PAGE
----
1. Roxanne Nelson and Charles Vega MD, Improving Communication Skills Enhances Efficiency and Patient-Clinician Relationship. Medscape Medical News 2008.

Posted in: Patient/Clinician Relationship

Tuesday, 05/19/2009 at 2:49 PM

Prescribing Opioids For Chronic Pain Patients Who Use Marijuana - A Clinical Perspective

IStock_000000693469XSmall-resize A recent reader comment asks the question, "What should be done by a primary physician when a patient intended to be on chronic opiates is using marijuana, especially when repeatedly positive on testing or outright admitting that marijuana use is ongoing?" In an effort to respond, I requested a clinical opinion from my friend and colleague, John Femino, MD, FASAM. John’s response, provided below, outlines his clinical experience with this common scenario. John’s approach aims to involve patients in the therapy process to best understand the reasons behind illicit marijuana usage.

As the reader notes, marijuana use is extremely prevalent in society and the drug has historically been labeled as the most commonly used illicit substance. The current trend of medical marijuana widens the use of the drug in clinical settings across the United States. The reader remarks that marijuana usage is not widely covered in research or educational discussions in the field.

John’s response recognizes both illicit and medical marijuana use as common concerns of clinicians. John provides a usable, practical strategy for prescribing physicians of various medical specialties to treat or refer patients in this scenario, rather than deny them necessary treatment.

“David – The situation is quite analogous to the issue of using/abusing opiates from other sources than the doctor who has been prescribing medication. In Rhode Island, we come across this every day with the advent of the Medical Marijuana Law. Although I feel that the issue of the legality and the proximity of the user to other illicit drugs is a valid concern, it is one that is true for all patients and not just the individual patient on prescribed medication.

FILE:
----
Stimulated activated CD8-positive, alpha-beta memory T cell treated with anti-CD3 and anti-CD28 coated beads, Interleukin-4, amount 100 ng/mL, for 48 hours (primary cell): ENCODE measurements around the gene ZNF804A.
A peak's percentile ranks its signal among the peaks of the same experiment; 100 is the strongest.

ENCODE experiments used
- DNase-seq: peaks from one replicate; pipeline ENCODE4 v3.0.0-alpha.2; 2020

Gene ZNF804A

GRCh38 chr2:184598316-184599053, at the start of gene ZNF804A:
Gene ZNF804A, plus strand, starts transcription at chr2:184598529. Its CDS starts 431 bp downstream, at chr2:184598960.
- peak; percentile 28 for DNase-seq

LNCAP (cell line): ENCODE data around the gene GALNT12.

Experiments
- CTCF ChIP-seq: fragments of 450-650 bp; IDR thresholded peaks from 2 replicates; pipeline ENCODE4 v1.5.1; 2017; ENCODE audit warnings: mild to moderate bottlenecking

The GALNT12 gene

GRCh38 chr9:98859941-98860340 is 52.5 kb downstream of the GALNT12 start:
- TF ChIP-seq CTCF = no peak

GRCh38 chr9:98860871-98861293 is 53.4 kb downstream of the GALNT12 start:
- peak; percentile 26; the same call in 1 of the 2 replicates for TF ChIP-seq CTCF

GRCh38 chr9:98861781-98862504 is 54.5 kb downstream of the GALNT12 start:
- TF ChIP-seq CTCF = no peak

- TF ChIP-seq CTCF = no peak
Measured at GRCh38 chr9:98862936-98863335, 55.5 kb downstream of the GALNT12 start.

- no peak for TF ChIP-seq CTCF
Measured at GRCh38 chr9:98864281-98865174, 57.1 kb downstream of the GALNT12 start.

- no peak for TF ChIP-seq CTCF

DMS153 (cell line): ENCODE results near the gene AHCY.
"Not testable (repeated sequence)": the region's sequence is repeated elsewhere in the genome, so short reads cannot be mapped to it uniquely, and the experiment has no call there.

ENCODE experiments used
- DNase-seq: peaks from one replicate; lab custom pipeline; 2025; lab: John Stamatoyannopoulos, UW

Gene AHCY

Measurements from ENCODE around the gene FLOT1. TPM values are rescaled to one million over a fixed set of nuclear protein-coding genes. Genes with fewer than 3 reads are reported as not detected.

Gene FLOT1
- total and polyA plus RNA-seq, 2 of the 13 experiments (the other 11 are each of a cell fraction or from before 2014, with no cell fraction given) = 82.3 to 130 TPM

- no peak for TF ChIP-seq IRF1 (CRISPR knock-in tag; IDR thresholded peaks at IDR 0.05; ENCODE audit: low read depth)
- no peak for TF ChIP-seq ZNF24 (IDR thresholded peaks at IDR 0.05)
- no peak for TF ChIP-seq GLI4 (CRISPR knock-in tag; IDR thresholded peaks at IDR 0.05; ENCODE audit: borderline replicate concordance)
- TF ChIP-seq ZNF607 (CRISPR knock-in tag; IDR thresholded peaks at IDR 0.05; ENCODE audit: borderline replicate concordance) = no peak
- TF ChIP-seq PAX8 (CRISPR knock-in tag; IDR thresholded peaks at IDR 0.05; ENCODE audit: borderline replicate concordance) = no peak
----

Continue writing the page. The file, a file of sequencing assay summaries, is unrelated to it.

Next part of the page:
I prefer to view this problem as one that’s amenable to a risk benefit analysis – whether the person is getting any benefits from the marijuana use, is experiencing any side effects, or is having other co-morbid problems associated with the chronic pain (e.g., depression, anxiety disorder, sleep, cognitive disturbance, memory problems, or other behavioral issues such as isolation and withdrawal). If the chronic marijuana use is worsening or interfering with the management of the underlying condition, then the risk/benefit profile for ongoing marijuana use would suggest that the treating physician should recommend that the marijuana use be stopped. Since marijuana may be helping the pain control issues, I also suggest that the physician utilize pain scales, pain diaries, and any other patient centered data collection devices that might assist in getting a better “movie” of the impact of the marijuana use on these conditions and complaints. In our experience, when we utilize pain scales to document the effectiveness of marijuana on pain relief, we find that it is very short-lived, paralleling the perceived high and often associated with numerous “side effects”. The experienced marijuana abuser usually experiences the “side effects” as the “desired effect”, whereas the marijuana naïve individual experiences the side effects as an undesired effect, representing for them the “stop signal” rather than the “Ah signal”.

Clearly the most significant benefit of this approach is that it is specific to each individual patient, and demonstrates to the patient that the effect of marijuana is interfering with the medical management and overall course of monitoring prescribed medications and other therapeutic approaches. I emphasize that for most patients in this situation that the side effects will confuse the physician’s interpretation of the patient’s symptoms, possibly exposing them to more medications that could have more significant and potentially dangerous side effects than the marijuana itself. I furthermore point out that most chronic marijuana users are also poly substance users and that adding marijuana to chronic opiates could set them up for relapse back to their drug of choice.

I much prefer a dialogue over the medical risks and benefits than a legalistic approach or one that discharges the patient from appropriate medical care, simply because of their use of illegal substances. On the other hand, we frequently discharge patients for chronic marijuana use because the use represents abuse and dependence and has resulted in more complicated clinical course than if the patient was on alternative medications or non medication treatments.